Laser software is time critical. When you send data to your laser machine you should not do anything else with your PC. Let your software (T2 or BCL or ???) have full access to the CPU by not trying to run any other programs or try to do something else on your PC.

I know it's a pain in the butt to have to work it that way, but if you don't, sooner or later you'll find out why and ruin a job.

13
General Discussion / Re: Where do I start ?
« on: March 27, 2018, 09:13:58 AM »
>3d laser printer

Correction: 3d printer

Generally, you should not have to change the firmware in your controller board like we do with laser machines. All you need to do is find what 3D CAD program you like to use and which Slicing software you like to use.

Check out https://3dprinting.com/software

Under 3D Modeling Software: SketchUP has a free version. I use it and like how simple it is. You finish your 3D drawing and then do an export to a *.dao file. Then, using MeshLab software (free) you check your model for 'leaks', fix if needed using MeshLab and then do an export to an *.stl file which is the final file type that Repetier Host (below) uses.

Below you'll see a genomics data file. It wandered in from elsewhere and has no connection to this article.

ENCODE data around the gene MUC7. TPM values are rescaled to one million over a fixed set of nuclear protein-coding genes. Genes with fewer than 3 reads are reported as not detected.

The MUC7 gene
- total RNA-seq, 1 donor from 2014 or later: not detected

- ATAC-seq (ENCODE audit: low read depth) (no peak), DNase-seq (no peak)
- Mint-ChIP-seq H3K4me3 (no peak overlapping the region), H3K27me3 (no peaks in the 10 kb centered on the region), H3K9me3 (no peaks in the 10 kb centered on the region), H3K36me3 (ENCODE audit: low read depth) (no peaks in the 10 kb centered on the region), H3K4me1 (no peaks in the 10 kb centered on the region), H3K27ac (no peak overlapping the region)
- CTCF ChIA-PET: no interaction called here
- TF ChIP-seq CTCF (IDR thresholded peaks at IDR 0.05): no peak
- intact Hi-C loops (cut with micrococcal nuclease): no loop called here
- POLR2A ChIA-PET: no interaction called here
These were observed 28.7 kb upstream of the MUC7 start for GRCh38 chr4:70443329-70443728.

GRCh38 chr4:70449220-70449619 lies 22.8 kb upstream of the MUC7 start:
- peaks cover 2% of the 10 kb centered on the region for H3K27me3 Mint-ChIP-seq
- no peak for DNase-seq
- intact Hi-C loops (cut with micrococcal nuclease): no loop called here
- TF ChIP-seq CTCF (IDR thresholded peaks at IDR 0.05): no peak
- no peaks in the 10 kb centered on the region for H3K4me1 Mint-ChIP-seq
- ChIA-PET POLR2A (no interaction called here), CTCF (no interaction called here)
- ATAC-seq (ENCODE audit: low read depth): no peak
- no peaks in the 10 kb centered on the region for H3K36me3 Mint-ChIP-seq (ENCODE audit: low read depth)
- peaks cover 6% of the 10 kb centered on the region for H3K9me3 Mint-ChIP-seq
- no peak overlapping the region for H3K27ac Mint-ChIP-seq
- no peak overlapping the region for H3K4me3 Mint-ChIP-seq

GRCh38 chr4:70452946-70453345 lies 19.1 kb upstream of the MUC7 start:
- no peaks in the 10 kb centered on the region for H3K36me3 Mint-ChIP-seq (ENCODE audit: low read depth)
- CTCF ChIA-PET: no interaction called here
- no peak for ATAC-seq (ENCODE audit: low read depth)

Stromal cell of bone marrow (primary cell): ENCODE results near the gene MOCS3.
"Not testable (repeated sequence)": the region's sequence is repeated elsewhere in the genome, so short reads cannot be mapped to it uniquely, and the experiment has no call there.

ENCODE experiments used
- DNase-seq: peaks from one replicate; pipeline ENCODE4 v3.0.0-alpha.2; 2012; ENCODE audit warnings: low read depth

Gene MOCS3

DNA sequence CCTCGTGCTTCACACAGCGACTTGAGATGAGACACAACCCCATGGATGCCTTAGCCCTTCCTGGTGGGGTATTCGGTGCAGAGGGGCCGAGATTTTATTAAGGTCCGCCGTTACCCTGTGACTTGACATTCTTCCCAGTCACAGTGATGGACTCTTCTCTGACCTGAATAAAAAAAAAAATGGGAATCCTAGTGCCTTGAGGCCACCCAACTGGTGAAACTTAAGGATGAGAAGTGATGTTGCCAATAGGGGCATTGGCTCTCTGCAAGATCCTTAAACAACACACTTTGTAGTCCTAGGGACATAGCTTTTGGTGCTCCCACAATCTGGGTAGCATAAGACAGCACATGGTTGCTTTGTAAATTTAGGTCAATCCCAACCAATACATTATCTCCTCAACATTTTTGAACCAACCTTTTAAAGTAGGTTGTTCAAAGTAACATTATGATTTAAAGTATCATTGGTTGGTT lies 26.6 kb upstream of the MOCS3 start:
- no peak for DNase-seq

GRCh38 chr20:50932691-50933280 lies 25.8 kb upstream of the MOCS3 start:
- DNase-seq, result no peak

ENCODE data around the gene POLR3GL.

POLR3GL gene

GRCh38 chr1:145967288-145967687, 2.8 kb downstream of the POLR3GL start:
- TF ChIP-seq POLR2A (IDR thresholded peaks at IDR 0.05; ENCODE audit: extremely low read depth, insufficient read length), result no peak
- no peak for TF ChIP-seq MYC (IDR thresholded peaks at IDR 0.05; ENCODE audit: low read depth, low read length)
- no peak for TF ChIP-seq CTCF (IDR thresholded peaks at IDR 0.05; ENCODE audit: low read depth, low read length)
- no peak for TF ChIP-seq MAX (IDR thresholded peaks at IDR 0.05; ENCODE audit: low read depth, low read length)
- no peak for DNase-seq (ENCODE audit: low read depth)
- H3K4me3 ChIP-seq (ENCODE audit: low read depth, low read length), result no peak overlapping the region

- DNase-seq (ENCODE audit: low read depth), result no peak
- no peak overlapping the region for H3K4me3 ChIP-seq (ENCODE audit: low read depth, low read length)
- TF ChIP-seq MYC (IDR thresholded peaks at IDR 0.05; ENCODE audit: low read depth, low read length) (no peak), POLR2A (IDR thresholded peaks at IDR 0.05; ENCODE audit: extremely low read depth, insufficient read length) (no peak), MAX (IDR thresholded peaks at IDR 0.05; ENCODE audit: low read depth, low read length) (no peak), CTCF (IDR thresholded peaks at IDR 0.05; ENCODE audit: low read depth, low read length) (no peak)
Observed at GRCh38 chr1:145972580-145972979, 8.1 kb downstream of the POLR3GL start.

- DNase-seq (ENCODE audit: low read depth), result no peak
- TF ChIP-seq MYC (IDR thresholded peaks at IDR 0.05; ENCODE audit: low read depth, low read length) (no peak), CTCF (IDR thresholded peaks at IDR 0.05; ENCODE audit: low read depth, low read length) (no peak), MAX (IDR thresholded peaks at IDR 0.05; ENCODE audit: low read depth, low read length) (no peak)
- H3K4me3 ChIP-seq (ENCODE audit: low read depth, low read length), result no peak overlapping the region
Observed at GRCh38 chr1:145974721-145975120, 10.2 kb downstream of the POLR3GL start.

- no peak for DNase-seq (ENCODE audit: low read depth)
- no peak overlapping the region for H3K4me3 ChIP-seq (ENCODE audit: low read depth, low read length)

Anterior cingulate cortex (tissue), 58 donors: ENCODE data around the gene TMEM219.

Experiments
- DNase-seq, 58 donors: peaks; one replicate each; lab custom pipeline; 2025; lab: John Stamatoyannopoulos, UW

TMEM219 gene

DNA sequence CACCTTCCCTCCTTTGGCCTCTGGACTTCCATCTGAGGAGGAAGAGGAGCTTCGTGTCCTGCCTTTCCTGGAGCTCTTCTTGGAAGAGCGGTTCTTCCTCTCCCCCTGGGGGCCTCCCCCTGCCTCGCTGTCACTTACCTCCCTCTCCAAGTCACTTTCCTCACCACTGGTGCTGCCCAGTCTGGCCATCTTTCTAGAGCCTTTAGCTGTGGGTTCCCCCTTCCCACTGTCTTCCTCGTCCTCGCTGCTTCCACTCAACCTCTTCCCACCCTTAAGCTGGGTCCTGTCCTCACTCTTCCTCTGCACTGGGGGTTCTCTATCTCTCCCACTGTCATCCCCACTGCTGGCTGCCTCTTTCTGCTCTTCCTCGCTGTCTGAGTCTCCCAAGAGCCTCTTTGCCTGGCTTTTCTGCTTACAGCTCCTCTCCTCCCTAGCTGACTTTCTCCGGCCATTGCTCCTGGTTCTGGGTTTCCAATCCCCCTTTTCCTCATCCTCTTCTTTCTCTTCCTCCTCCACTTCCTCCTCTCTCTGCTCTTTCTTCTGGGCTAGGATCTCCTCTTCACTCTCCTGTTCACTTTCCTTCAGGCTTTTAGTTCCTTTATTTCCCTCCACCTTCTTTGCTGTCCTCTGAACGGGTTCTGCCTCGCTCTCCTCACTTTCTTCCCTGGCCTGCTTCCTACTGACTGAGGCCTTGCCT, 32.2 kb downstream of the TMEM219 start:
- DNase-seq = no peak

Under Slicers & 3D Printer Hosts: I recommend Repetier Host (free).

This is the work flow that I used when I was 3D Printing, but there are a lot of other ways to get to the end game which is to get to an *.stl file to load into your 3D Printer software (which ever one you decide to use).

>EDIT I would like the software programs to work in Linux. Does this pose a problem ??

I'm not sure as I'm a Windows 10 geek.

Post here with more questions and you'll get the help you need.

14
BenCutLaser / Re: Filled text with BCL? (OPEN)
« on: March 25, 2018, 08:35:08 AM »
Sorry I made a typo Marcus. BCL does not do Text Fill.

You have to use your CAD program to create an image of the text you want. Then load it into BCL as an image and laser the image. This means you will have to also create a laser tool for burning an image on your specific wood and go through the laser tool image calibration process (you do this only one time). Then you can burn the image.

Let me know if you need more help.

15
BenCutLaser / Re: Filled text with BCL?
« on: March 24, 2018, 08:33:21 PM »
Hi Marcus,

BCL does not do Text Fill. For a non-engraving, the burn time would be very long.

So, yes, your best bet would be to treat the 'text' as an image and do an engraving of it.